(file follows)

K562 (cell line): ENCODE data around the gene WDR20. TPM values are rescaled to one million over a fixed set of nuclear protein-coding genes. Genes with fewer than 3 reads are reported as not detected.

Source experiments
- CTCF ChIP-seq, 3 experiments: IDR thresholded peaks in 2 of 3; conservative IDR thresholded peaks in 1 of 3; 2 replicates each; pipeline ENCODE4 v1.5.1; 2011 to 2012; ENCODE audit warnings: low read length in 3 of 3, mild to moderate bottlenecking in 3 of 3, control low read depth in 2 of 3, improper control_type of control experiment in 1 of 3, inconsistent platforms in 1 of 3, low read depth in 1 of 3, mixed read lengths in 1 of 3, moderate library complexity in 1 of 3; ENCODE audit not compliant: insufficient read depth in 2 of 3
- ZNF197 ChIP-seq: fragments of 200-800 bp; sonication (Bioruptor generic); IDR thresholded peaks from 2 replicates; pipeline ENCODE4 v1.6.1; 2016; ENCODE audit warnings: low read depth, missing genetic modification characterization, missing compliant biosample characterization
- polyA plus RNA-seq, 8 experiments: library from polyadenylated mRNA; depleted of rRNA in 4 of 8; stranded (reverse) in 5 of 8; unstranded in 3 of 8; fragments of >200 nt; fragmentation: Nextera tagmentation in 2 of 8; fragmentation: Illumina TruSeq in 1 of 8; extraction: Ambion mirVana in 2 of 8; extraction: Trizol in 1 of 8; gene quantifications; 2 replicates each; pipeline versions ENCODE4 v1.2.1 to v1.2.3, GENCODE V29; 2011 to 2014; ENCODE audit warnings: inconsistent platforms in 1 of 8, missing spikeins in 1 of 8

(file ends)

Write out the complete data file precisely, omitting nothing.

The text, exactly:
K562 (cell line): ENCODE data around the gene WDR20. TPM values are rescaled to one million over a fixed set of nuclear protein-coding genes. Genes with fewer than 3 reads are reported as not detected.

Source experiments
- CTCF ChIP-seq, 3 experiments: IDR thresholded peaks in 2 of 3; conservative IDR thresholded peaks in 1 of 3; 2 replicates each; pipeline ENCODE4 v1.5.1; 2011 to 2012; ENCODE audit warnings: low read length in 3 of 3, mild to moderate bottlenecking in 3 of 3, control low read depth in 2 of 3, improper control_type of control experiment in 1 of 3, inconsistent platforms in 1 of 3, low read depth in 1 of 3, mixed read lengths in 1 of 3, moderate library complexity in 1 of 3; ENCODE audit not compliant: insufficient read depth in 2 of 3
- ZNF197 ChIP-seq: fragments of 200-800 bp; sonication (Bioruptor generic); IDR thresholded peaks from 2 replicates; pipeline ENCODE4 v1.6.1; 2016; ENCODE audit warnings: low read depth, missing genetic modification characterization, missing compliant biosample characterization
- polyA plus RNA-seq, 8 experiments: library from polyadenylated mRNA; depleted of rRNA in 4 of 8; stranded (reverse) in 5 of 8; unstranded in 3 of 8; fragments of >200 nt; fragmentation: Nextera tagmentation in 2 of 8; fragmentation: Illumina TruSeq in 1 of 8; extraction: Ambion mirVana in 2 of 8; extraction: Trizol in 1 of 8; gene quantifications; 2 replicates each; pipeline versions ENCODE4 v1.2.1 to v1.2.3, GENCODE V29; 2011 to 2014; ENCODE audit warnings: inconsistent platforms in 1 of 8, missing spikeins in 1 of 8